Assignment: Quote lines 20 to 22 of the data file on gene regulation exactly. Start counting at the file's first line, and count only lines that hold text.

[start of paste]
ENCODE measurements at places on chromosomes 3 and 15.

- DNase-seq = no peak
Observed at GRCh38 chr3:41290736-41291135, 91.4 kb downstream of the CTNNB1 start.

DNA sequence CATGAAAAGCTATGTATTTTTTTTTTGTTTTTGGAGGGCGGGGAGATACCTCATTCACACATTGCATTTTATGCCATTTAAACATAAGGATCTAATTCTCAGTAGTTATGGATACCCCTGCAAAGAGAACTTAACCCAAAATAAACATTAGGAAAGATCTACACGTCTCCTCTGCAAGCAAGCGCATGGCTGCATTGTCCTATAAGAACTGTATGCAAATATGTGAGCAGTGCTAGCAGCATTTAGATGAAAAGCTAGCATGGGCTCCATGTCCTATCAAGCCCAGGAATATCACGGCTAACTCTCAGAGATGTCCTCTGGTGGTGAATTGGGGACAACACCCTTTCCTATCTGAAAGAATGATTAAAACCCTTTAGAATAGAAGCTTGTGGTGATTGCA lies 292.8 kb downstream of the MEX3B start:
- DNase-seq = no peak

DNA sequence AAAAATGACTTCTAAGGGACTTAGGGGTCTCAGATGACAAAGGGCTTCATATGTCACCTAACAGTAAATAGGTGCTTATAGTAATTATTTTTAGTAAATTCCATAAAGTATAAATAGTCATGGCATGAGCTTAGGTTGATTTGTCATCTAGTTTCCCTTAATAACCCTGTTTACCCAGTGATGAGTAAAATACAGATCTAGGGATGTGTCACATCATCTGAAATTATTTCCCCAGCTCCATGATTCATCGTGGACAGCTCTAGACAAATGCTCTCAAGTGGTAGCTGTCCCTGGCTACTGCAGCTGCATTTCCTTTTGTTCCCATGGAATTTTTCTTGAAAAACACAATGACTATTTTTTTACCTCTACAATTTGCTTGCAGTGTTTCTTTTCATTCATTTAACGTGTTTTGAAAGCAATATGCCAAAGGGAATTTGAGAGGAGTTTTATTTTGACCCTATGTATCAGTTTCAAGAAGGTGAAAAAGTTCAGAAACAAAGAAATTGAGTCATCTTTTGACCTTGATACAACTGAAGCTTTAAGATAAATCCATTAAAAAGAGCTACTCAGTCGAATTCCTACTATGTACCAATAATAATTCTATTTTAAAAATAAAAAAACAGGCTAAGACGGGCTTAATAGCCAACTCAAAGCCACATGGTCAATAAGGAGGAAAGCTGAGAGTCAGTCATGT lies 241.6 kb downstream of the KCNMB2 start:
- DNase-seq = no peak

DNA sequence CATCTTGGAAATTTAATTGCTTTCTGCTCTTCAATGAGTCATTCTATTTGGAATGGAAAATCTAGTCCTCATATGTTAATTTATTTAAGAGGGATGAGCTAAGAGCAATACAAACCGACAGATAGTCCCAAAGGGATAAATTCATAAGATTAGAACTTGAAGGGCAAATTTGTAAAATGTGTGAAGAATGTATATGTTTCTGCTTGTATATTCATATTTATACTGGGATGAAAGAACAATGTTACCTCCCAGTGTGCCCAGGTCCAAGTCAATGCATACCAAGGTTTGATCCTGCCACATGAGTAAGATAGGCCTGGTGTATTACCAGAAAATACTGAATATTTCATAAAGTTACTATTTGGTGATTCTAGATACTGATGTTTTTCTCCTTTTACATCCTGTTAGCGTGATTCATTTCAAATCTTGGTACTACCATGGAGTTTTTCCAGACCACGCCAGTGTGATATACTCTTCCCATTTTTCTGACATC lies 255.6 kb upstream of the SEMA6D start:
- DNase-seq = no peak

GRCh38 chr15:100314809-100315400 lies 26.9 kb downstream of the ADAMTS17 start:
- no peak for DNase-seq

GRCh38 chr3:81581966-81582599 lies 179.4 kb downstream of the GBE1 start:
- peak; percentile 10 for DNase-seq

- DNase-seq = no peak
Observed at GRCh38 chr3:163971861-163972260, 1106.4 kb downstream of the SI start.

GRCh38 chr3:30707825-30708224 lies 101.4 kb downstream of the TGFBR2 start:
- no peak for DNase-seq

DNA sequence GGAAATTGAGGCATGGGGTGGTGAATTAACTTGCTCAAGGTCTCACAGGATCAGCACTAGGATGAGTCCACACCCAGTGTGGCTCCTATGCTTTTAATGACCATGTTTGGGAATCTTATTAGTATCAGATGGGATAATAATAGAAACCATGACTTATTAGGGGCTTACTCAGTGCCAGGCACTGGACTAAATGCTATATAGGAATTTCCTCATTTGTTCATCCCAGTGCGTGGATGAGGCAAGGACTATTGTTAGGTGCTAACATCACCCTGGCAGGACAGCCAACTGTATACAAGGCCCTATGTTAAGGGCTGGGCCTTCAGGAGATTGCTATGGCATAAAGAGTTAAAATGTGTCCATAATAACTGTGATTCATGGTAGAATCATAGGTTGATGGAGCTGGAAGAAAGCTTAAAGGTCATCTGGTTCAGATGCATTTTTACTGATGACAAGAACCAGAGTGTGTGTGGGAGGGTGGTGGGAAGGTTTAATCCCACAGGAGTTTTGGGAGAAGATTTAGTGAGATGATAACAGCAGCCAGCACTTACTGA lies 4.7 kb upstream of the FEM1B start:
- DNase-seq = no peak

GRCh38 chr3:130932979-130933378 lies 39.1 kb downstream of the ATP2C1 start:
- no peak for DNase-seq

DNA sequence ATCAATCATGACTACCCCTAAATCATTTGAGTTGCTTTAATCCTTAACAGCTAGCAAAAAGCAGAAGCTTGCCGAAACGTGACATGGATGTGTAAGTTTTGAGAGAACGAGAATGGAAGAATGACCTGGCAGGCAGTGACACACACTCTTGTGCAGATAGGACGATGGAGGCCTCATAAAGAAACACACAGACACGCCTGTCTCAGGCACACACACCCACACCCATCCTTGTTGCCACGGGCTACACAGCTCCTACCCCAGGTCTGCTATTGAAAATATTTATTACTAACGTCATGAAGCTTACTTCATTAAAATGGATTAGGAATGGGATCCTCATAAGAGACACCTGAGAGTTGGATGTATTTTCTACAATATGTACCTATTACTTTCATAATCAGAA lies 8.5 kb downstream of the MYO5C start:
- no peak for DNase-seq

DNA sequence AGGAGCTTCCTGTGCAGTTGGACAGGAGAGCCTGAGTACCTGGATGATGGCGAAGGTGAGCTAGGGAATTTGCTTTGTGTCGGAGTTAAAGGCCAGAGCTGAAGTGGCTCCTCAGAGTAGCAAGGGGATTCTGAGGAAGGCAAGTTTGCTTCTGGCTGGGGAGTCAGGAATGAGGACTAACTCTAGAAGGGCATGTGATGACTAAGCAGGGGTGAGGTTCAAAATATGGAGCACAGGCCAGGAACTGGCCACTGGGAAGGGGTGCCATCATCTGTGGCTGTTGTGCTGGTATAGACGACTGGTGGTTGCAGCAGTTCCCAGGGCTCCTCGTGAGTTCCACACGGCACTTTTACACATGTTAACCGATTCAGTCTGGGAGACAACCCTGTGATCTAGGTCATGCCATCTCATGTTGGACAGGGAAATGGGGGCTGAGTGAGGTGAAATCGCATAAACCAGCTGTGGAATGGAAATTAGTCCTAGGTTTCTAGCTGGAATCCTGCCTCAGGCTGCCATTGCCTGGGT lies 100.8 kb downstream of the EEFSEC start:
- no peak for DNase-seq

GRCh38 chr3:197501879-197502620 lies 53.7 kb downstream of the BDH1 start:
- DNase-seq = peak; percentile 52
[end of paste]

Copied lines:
GRCh38 chr3:130932979-130933378 lies 39.1 kb downstream of the ATP2C1 start:
- no peak for DNase-seq

DNA sequence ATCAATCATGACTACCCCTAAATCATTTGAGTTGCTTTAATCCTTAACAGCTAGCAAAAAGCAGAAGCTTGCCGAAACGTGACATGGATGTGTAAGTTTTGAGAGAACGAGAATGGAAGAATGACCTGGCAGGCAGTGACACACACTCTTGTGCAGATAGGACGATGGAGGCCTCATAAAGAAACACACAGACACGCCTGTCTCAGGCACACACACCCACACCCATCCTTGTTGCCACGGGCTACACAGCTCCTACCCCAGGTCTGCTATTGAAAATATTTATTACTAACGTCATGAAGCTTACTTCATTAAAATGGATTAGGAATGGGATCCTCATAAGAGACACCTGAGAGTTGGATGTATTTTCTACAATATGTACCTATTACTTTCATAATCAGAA lies 8.5 kb downstream of the MYO5C start: